The Office for National Statistics (ONS) has decided to retain the way the retail prices index(RPI) is calculated after a consultation with the industry.
Instead, it has recommended a new additional inflation index should be created to meet international standards.
However, the existing RPI will continue to be used for the uprating of private sector pensions. The Treasury also confirmed it would use the current RPI measure for calculating the return on both old and new index-linked bonds.
Its decision means that from March 2013, the ONS will publish a new version of the RPI alongside the existing one.
The new index will use the same formula as the CPI for calculating average prices, meaning this measure will usually rise more slowly than the original version.
The ONS decided against changing the way in which RPI is calculated after experts warned the move would have big implications for pension funds that hold index-linked gilts.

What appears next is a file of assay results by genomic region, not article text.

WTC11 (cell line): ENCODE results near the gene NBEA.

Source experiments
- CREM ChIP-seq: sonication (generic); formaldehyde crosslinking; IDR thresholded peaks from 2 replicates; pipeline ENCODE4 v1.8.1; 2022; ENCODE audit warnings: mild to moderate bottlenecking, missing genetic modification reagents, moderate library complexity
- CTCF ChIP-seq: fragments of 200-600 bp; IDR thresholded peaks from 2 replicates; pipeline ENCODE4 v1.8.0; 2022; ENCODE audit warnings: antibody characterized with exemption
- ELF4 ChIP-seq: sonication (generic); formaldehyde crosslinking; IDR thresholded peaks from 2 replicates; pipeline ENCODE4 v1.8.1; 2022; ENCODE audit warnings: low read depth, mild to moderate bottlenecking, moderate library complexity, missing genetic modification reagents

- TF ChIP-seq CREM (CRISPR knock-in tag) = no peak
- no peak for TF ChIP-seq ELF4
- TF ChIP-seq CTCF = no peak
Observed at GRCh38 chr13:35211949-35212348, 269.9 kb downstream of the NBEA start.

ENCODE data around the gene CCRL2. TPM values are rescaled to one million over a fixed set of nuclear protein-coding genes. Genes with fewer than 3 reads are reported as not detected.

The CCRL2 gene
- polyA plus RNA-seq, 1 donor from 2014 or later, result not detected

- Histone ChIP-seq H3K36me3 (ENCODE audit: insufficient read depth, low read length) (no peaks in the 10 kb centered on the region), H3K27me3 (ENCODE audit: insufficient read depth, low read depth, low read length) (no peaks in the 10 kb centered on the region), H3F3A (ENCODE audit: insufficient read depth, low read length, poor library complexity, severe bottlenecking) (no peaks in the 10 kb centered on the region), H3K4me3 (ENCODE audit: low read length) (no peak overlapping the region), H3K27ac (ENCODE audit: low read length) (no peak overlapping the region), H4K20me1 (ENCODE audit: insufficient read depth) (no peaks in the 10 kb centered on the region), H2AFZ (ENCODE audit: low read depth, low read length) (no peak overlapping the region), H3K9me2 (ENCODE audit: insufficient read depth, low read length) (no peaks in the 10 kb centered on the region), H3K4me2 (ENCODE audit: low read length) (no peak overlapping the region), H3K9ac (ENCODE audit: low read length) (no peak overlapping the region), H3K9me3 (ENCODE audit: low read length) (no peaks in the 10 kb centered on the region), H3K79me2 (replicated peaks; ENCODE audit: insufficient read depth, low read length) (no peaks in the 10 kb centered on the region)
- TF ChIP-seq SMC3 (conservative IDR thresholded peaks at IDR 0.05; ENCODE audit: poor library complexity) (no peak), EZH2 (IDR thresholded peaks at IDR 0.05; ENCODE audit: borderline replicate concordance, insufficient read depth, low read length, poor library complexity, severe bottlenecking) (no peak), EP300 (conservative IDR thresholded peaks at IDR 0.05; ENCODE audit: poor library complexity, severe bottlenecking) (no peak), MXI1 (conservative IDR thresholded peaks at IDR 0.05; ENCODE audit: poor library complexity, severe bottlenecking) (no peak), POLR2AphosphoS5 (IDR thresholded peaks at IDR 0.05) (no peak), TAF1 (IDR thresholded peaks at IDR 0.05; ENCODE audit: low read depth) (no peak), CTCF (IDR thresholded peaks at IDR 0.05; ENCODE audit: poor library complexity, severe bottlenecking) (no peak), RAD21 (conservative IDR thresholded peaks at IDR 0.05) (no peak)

"There is significant value to users in maintaining the continuity of the existing RPI's long time series without major change, so that it may continue to be used for long-term indexation and for index-linked gilts and bonds," said the ONS.
"Therefore, while the arithmetic formulation [of the RPI] would not be chosen were ONS constructing a new price index, the National Statistician recommended that the formulae used at the elementary aggregate level in the RPI should remain unchanged."
The changes would have saved the Treasury billions of pounds a year in interest on government bonds.
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